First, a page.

Review by Dom Vigil
Allan Rayman has rewritten R&B on his new album, Roadhouse 01. Using sparse yet stunning instrumentals that blend perfectly with his sensual and soulful vocals, this young enigma is sure to stun listeners with this release.
Opening Roadhouse 01 is the haunting yet soulful “Wolf,” which really sets the mood for the rest of the album. That’s not to say that the remainder of Roadhouse 01 stays on that same level, though. The darker tones in “Wolf” then easily transition into the more groovy “December,” which is spearheaded by powerful, gritty vocals, only getting bigger and more funky as it progresses. Within only two songs, Allan Rayman manages to showcase two contrasting moods on the album but without any sort of disconnect.
Easily one of the best aspects of this release is the sense of unpredictability one gets while listening to it. Roadhouse 01 sort of feels like unfamiliar territory, because one moment, it’s very R&B or soul influenced, and the next it’s more upbeat and hip-hop or even mellow and folky. Connecting all of these different genres and influences together is Allan Rayman’s gritty and soulful vocal work. Although incredibly powerful, his vocals never feel like they’re too much or overpowering the instrumentals. Instead, gritty runs and emotional crooning compliment each instrument beautifully and manage to evoke a different emotion with each coming track. Certain songs will leave you feeling unsettled like “Wolf” or even the third song, “Sweetheart,” while others are very smooth and soothing. Others, like “Repeat” are downright sensual.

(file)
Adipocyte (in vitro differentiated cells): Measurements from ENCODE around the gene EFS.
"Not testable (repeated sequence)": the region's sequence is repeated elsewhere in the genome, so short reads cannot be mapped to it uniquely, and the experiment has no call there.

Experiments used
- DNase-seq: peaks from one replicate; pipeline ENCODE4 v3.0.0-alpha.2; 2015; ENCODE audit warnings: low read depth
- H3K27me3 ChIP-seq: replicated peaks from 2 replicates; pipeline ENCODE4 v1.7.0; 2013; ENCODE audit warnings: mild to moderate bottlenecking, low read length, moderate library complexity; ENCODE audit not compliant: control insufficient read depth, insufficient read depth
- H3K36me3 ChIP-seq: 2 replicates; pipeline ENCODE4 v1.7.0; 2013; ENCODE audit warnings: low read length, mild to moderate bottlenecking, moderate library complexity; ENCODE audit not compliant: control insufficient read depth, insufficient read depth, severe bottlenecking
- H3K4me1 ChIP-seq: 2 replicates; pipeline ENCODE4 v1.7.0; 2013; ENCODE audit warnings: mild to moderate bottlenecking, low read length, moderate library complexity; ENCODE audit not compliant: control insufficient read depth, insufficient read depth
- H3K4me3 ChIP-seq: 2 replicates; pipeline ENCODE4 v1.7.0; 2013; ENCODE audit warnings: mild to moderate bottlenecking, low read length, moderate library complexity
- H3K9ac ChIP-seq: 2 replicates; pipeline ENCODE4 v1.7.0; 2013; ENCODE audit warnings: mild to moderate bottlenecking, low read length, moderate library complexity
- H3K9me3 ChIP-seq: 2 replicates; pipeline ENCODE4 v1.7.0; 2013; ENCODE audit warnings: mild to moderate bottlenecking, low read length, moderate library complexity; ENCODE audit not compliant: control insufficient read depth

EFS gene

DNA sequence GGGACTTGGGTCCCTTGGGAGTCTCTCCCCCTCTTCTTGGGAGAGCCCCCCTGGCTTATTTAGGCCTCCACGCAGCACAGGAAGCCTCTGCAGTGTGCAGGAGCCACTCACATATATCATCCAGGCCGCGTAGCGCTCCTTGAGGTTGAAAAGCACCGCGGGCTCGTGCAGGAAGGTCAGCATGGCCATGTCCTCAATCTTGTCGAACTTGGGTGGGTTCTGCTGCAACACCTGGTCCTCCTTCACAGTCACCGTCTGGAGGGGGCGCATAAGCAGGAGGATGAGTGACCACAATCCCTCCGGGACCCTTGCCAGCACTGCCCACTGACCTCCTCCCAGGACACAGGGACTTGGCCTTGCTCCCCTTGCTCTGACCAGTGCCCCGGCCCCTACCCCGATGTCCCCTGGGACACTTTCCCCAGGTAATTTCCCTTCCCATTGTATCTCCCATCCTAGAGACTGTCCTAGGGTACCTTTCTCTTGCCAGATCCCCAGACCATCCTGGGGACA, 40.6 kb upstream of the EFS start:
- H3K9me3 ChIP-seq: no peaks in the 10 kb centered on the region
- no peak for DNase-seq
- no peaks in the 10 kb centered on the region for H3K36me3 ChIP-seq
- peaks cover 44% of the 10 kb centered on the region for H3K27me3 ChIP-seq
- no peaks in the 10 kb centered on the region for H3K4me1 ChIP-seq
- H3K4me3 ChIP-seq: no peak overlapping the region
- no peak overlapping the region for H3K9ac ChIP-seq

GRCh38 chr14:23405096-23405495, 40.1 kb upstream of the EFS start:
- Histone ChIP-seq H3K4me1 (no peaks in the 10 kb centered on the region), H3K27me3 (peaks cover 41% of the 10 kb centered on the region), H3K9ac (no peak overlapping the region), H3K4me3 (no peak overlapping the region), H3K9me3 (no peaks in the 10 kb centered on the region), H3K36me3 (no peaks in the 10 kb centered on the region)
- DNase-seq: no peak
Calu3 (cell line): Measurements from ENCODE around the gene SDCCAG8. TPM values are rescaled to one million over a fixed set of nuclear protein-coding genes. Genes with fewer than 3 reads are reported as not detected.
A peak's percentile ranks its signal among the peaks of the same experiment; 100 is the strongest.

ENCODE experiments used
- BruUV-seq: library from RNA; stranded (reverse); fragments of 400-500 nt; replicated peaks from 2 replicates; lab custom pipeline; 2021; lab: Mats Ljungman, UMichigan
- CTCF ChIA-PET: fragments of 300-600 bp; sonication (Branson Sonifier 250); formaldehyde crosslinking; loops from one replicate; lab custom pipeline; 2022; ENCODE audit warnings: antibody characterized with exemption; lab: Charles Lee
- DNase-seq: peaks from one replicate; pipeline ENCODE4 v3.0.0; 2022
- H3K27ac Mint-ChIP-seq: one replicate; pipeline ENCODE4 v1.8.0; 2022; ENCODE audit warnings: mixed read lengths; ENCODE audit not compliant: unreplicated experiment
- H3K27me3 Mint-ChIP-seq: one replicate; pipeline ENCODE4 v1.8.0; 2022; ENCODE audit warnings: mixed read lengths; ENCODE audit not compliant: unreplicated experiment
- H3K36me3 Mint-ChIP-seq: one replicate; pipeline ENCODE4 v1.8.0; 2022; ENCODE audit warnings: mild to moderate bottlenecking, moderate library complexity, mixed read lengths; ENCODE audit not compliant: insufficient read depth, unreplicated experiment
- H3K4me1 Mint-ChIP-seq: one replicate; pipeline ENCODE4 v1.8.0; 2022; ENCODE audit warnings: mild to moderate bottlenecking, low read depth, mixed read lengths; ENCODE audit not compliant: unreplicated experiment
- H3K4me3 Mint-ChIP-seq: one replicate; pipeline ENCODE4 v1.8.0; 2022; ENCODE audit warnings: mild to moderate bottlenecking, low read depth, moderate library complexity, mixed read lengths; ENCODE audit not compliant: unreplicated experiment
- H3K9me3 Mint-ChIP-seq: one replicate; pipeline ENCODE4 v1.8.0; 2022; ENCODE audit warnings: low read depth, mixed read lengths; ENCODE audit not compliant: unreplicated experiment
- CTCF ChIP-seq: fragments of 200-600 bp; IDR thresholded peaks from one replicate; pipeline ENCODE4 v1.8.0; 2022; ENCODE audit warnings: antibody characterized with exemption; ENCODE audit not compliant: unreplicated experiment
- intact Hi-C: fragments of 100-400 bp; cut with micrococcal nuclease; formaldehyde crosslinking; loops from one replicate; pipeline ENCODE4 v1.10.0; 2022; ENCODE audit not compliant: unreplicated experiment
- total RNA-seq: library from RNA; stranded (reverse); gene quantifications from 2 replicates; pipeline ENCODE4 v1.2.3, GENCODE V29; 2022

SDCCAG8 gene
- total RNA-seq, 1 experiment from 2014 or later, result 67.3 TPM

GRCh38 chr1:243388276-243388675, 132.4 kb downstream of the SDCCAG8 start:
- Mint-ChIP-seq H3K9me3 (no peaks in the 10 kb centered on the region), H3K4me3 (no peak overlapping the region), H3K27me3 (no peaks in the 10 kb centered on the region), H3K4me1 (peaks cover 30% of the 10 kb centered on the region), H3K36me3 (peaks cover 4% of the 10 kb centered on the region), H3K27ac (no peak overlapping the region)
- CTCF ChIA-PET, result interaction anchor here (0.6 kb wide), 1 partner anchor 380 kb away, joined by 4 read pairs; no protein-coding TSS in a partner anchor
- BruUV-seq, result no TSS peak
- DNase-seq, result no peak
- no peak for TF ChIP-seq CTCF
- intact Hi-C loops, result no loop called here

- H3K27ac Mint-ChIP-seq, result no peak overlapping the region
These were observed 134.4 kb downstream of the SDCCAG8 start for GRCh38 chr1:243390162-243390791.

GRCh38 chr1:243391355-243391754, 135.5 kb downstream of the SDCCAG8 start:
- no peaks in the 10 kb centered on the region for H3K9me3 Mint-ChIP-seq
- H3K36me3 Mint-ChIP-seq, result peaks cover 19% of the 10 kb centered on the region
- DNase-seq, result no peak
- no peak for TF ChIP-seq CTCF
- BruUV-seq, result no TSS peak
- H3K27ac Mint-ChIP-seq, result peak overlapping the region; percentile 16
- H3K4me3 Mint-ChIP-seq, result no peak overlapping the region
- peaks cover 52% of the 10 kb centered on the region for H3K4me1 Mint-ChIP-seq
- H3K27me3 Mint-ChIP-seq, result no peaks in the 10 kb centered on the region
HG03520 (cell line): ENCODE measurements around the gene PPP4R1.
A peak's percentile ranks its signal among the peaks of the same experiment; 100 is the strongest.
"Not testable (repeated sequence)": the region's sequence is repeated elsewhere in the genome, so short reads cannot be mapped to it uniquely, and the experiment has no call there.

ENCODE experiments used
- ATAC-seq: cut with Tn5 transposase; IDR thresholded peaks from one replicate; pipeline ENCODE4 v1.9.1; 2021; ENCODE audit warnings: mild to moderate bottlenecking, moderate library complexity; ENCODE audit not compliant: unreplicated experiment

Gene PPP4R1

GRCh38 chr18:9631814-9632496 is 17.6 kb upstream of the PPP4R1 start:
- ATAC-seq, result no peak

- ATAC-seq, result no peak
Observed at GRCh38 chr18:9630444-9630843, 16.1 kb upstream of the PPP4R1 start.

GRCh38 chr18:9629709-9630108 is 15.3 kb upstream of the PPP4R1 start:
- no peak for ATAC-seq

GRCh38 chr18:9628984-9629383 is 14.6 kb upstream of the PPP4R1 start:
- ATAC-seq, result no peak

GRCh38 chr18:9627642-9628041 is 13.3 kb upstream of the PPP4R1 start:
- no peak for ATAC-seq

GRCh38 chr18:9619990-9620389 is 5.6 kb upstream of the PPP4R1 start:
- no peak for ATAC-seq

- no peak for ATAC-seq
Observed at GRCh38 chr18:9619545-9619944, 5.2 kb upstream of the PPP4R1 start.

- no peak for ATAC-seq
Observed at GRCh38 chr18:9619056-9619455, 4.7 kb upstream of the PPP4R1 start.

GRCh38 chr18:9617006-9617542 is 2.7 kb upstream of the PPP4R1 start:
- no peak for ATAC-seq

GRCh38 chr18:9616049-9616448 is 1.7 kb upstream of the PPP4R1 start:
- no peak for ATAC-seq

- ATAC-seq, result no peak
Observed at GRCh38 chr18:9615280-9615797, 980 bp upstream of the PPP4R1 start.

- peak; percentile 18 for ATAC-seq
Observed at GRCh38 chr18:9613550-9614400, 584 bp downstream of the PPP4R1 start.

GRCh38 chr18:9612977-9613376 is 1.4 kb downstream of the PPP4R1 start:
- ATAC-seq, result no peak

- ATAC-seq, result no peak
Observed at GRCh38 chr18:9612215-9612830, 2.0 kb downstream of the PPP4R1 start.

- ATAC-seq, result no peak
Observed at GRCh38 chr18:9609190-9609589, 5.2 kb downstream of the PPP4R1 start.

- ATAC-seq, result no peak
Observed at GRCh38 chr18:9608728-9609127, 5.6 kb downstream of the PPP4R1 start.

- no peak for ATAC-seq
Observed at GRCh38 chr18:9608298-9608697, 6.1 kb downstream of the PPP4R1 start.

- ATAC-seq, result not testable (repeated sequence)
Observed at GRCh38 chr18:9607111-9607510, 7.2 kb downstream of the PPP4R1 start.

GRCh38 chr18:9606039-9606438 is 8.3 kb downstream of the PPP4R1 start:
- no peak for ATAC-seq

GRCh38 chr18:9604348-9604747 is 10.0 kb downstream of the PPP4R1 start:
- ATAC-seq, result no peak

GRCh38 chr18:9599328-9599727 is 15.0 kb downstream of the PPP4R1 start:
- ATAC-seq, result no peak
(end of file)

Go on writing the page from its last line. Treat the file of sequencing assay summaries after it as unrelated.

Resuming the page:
While the vocals are definitely a driving force on Roadhouse 01, that’s not to say that the instrumentals aren’t strong, either. “Shelby Moves” for instance, is carried heavily by strong drums and bass, while the following “Jim’s Story” stands out because of the use of piano and a strong jazz influence.
One thing that each song on this album has in common is the use of negative space, so to speak. These songs aren’t necessarily huge or explosive by any means, but they’re certainly impactful. Ambient sounds serve to evoke emotions and really compliment Allan Rayman’s vocals, and they do so with ease. “Hollywood My Way” is a perfect example of this, with a sensual yet haunting undertone. In the blink of an eye, this song becomes big and bright before mellowing out once more. Contrasting very well with those ambient sounds is second to last track, “13,” which is very poppy, driven by synth and drums. Then, bringing things to an end is the bright and hopeful sounding, “God Is A Woman.” The final track is really the only outlier on Roadhouse 01, sounding different than much of the album, but this isn’t a bad thing by any means. If anything, it leaves listeners lingering for even more, eager to hear what Allan Rayman might do next.
Listen to "13"
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